Writer-director Alex Ross Perry on ‘Her Smell’
Bringing the movie’s music to life are songs written by Alicia Bognanno and Anika Pyle. Bognanno wrote three tunes performed by Moss in the film, while Pyle wrote a one for a younger band known as the Akergirls.
For Bognanno, who performs with the band Bully, her music has frequently been compared to ’90s grunge, a label she has often rejected. So there was an irony to being approached to write songs for a project that evoked the era.
“It just felt like, ‘OK, cool. Now this actually can be used to my benefit. I’ll take it,’” Bognanno said during a recent call from Nashville, Tenn. “I’ve had all these years of being … compared to it, I might as well just knock this out, because apparently, I’m the right person for it.”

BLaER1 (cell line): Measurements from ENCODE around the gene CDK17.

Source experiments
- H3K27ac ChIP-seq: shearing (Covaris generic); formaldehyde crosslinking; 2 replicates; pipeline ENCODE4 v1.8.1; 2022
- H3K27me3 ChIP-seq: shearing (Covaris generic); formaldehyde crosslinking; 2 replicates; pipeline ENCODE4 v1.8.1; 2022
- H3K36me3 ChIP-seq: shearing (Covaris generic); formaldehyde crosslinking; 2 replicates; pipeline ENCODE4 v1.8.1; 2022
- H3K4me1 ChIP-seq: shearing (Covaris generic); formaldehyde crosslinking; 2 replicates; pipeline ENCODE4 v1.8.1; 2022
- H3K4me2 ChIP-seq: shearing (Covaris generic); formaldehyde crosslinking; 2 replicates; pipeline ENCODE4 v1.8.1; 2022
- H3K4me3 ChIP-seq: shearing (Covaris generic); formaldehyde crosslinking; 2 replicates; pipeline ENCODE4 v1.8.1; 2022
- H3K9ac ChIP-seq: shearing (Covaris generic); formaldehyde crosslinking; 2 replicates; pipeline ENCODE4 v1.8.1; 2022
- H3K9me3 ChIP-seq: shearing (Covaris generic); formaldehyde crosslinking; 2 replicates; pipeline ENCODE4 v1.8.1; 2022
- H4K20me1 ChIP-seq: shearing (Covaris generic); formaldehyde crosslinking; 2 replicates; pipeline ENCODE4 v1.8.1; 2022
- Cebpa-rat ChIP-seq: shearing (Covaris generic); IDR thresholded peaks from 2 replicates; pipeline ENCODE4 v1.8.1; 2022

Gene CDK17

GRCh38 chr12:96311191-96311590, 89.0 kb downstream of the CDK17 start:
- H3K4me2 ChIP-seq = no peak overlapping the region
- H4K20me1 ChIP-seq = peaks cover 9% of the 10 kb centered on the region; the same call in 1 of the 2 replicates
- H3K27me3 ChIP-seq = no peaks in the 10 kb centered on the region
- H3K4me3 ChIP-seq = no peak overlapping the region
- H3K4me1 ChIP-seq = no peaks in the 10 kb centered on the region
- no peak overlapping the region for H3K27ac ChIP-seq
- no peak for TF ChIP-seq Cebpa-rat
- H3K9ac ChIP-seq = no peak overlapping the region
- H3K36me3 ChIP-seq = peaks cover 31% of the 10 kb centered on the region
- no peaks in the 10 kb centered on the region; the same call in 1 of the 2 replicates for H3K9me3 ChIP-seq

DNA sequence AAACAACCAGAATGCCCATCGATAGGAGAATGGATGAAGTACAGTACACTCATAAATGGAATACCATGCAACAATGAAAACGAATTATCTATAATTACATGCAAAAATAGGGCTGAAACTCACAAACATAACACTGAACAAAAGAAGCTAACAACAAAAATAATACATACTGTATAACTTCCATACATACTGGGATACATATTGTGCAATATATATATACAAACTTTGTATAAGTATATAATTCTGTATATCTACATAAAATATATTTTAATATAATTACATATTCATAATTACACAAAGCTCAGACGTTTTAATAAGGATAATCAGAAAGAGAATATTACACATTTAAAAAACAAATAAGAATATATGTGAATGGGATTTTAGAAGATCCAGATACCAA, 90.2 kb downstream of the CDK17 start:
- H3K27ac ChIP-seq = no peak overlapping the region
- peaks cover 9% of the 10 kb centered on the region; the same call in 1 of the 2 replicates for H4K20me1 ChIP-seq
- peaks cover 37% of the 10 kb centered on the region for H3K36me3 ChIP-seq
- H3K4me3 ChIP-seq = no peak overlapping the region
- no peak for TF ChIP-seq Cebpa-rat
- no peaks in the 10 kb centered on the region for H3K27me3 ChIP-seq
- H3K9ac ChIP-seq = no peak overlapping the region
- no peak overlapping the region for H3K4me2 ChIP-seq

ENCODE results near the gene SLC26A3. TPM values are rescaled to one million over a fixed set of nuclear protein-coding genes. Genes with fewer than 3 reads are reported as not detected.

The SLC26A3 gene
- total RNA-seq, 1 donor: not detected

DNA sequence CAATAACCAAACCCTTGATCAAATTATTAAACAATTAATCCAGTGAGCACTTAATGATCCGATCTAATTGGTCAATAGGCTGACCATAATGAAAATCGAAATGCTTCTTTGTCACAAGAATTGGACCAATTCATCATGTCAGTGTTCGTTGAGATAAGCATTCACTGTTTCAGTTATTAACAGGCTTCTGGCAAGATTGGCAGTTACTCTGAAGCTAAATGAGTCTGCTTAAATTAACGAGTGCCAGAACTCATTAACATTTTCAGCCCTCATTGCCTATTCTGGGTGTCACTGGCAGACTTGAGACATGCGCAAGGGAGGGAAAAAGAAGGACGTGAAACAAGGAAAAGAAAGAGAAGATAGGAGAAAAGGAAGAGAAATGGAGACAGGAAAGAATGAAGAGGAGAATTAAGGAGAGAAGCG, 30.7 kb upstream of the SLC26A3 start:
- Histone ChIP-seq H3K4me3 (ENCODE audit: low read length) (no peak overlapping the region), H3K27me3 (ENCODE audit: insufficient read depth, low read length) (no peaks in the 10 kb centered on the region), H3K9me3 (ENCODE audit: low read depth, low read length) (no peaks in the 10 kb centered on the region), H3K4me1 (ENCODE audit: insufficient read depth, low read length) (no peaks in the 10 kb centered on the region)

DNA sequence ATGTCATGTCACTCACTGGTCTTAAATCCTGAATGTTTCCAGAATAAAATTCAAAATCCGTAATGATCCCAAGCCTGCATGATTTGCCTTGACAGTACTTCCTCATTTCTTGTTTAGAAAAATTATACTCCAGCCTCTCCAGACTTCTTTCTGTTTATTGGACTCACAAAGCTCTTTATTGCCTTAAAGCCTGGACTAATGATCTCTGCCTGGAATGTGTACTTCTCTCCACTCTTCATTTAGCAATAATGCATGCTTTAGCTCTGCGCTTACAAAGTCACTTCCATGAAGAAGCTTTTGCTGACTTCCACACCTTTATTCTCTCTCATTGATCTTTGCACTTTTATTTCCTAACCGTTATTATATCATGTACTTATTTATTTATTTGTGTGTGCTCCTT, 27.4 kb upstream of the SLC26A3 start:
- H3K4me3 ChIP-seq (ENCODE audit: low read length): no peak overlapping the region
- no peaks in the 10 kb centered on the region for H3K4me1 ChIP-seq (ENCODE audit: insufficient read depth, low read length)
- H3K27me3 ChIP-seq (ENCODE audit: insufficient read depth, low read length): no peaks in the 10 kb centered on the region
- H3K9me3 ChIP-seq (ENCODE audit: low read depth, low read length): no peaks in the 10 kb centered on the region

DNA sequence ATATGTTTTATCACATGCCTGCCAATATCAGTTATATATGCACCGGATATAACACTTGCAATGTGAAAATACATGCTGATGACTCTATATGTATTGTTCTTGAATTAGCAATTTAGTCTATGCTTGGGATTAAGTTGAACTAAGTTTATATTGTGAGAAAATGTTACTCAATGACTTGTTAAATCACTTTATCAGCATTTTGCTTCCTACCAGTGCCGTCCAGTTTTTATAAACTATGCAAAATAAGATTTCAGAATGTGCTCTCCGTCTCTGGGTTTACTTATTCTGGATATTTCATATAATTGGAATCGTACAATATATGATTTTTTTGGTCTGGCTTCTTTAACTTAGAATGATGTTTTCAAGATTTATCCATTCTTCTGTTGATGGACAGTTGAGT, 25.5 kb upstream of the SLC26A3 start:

Bognanno came to the project through Perry’s longtime composer, Keegan DeWitt. Perry first contacted Pyle after discovering her music online.
“He gave me a lot of creative license to do what I’m already doing,” Pyle said in a phone call from Philadelphia. “I think that his intention behind asking Alicia and I to work on the music and the film was to produce something that was authentic. He didn’t hire a songwriter to contrive something. And so it ended up being a lot more natural-feeling than I thought it would be.”
Nearly every review of the movie has made mention of Becky Something’s resemblance to musician and actress Courtney Love, who rose to fame as singer, guitar player and songwriter in the band Hole. Love’s outsize media antics, as well as her well-publicized marriage to Nirvana’s Kurt Cobain, made her one of the most famous musicians of the era.